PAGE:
A new security standard to protect people and places

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PAS 170
© Jonathan Jacob Photography Ltd

Government organisations are increasing their emphasis on protecting highly populated urban areas and infrastructure from different types of vehicle attack with physical perimeter security. Jaz Vilkhu, Marshalls’ Managing Director of Landscape Protection, argues that for the first time, the new PAS 170 standard will offer assured products to secure against criminal threats and accidental impacts

Protecting people and infrastructure is, unsurprisingly, now a core consideration for planners and security advisers in planning new and existing buildings, public spaces or events, whether that’s to protect against a vehicle-borne terror attack, an accidental collision or a criminal ram raid targeting commercial property.

Both major city councils and district and borough authorities have increased their focus on security measures that can mitigate against these incidents, and Marshalls has seen a growing number commission and install protective street furniture manufactured to the British Standard Institution’s (BSI) PAS 68 and IWA 14.1.

Incorporating this type of security measure is an essential part of protecting people, places and infrastructure. But it is equally important that the type of product installed is proportionate to the threat. In many situations, such as in car parks or outside an ATM, local authorities may only need security products that mitigate against low speed passenger vehicles and not those manufactured to the highest specifications.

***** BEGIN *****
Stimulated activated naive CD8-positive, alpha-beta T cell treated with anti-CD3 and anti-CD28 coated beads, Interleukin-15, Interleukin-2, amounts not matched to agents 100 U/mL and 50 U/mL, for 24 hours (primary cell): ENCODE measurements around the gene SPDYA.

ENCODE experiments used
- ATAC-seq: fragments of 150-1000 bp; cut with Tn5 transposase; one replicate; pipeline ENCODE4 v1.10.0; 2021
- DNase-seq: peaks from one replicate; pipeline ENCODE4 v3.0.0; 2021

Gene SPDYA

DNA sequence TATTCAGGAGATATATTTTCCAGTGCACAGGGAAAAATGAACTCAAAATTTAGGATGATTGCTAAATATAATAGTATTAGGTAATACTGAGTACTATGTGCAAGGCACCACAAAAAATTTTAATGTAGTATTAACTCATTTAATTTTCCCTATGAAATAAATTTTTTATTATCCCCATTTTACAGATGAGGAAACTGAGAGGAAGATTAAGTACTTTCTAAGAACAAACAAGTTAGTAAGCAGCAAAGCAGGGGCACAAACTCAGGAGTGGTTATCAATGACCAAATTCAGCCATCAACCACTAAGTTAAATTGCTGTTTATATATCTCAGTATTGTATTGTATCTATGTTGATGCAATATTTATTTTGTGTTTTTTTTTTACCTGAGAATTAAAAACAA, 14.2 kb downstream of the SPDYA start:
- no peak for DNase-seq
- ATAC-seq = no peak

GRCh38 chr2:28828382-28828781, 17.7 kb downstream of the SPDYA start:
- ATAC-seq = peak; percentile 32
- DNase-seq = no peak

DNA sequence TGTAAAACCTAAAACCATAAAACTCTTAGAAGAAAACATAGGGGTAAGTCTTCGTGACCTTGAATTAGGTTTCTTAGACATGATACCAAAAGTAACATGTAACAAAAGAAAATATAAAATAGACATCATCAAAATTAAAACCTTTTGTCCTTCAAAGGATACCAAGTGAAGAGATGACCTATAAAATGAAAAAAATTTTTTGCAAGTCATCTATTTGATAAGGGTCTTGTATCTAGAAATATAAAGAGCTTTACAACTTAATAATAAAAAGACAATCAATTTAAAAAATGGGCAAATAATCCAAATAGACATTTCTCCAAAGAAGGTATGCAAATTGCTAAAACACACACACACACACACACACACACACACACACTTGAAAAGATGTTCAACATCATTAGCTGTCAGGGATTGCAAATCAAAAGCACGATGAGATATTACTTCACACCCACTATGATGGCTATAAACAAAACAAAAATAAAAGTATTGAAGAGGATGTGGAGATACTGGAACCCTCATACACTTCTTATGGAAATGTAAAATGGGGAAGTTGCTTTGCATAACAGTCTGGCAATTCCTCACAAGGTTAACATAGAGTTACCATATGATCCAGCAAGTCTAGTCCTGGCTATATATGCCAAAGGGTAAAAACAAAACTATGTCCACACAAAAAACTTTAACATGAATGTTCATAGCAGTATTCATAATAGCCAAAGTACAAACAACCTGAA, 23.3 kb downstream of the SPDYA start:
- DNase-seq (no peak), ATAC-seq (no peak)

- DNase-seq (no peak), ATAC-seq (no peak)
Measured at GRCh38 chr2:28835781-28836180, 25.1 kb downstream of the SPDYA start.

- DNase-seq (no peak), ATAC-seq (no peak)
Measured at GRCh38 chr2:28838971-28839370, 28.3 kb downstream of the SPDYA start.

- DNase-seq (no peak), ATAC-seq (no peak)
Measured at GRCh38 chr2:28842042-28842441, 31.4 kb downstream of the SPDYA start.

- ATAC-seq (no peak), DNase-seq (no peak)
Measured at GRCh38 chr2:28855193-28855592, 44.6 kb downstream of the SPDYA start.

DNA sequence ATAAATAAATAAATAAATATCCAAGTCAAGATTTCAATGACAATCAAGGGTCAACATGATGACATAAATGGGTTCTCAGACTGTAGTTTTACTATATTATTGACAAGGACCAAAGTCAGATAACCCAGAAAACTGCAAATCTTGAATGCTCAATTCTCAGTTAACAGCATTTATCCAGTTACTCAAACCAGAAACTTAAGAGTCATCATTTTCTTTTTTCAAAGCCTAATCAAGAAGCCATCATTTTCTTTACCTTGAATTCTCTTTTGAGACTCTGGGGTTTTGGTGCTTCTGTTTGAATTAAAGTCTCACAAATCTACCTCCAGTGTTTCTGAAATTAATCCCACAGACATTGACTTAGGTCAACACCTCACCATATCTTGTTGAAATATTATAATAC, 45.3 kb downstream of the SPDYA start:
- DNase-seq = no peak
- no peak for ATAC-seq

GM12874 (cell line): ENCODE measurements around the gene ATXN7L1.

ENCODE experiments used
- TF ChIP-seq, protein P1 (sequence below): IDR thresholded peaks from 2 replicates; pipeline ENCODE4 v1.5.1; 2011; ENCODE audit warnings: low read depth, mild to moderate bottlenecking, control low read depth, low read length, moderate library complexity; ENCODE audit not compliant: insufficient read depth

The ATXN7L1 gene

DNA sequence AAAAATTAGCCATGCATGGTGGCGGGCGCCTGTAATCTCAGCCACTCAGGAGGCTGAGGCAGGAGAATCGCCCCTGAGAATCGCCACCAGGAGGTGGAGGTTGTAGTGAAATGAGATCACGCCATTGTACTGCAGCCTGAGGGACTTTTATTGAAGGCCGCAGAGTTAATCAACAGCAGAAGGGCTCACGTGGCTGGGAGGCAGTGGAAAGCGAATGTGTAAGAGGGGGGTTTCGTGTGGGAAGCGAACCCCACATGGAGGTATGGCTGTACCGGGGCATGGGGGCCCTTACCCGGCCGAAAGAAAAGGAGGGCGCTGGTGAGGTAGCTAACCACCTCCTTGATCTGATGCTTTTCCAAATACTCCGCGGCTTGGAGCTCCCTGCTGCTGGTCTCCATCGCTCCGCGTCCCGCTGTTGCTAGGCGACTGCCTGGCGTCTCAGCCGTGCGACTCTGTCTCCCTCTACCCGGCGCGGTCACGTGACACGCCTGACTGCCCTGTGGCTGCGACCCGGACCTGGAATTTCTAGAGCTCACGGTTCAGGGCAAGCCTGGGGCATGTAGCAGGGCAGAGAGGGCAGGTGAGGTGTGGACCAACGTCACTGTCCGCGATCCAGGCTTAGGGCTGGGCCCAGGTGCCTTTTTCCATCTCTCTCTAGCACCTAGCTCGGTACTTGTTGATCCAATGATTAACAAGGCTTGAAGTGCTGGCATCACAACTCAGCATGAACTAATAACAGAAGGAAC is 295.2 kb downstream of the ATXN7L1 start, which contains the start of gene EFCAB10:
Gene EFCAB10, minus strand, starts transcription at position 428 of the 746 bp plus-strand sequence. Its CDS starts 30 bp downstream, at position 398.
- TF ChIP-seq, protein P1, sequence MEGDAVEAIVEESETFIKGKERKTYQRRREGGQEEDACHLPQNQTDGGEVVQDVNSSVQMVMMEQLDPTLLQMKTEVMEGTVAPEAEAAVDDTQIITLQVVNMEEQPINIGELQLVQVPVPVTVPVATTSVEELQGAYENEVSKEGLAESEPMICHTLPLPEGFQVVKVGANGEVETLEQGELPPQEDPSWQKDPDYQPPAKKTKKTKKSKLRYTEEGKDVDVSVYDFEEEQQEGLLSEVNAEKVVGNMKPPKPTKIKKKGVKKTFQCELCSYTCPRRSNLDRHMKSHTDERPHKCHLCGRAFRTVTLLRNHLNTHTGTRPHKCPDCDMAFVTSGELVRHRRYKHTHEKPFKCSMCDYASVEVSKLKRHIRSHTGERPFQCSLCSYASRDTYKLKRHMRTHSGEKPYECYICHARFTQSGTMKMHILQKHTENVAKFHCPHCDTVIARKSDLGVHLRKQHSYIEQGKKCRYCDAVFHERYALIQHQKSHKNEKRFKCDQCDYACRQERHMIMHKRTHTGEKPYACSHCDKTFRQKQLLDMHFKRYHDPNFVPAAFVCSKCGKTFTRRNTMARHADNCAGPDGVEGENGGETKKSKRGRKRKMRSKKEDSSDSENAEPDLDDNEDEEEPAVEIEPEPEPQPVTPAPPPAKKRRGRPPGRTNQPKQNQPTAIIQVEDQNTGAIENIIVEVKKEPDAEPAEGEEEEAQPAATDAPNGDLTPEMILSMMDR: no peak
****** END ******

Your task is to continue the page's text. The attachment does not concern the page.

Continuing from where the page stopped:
Delivering a more cost-effective protective solution

Up until now, ‘anti-ram’ has covered these lower rated products. But a tested and proven standard that provides an assured security product for this level of threat didn’t exist. To meet this need, the government has introduced PAS 170, a new series of requirements that will transform how local authorities can protect against the vehicle threat from criminal and accidental impacts.

As opposed to PAS 68 and IWA 14.1 where the testing weights typically range from 1.5 tonnes to 7.5 tonnes for speeds of either 30, 40 or 50mph, PAS 170 delivers a testing standard for vehicles of up to 2.5 tonnes travelling at between 10 and 20mph.

This difference means that street furniture manufacturers can conduct a greater number of product tests, using a wider range of vehicles and speeds, which can provide an organisation more choice in picking the right type of security product for a particular space.

Roger Knight, Marshalls’ Head of New Product Development and Engineering for Landscape Protection, said: “The knock-on effect of introducing PAS 170 is local authorities can now access more cost-effective, tested products for sites such as shop fronts, ATMs, car parks and high streets, where there is possibly only a need to specify security that can mitigate against incidents involving low speed passenger vehicles. In these situations, there could be no requirement to consider a product that can stop a 7.5-tonne articulated lorry travelling at 50mph.”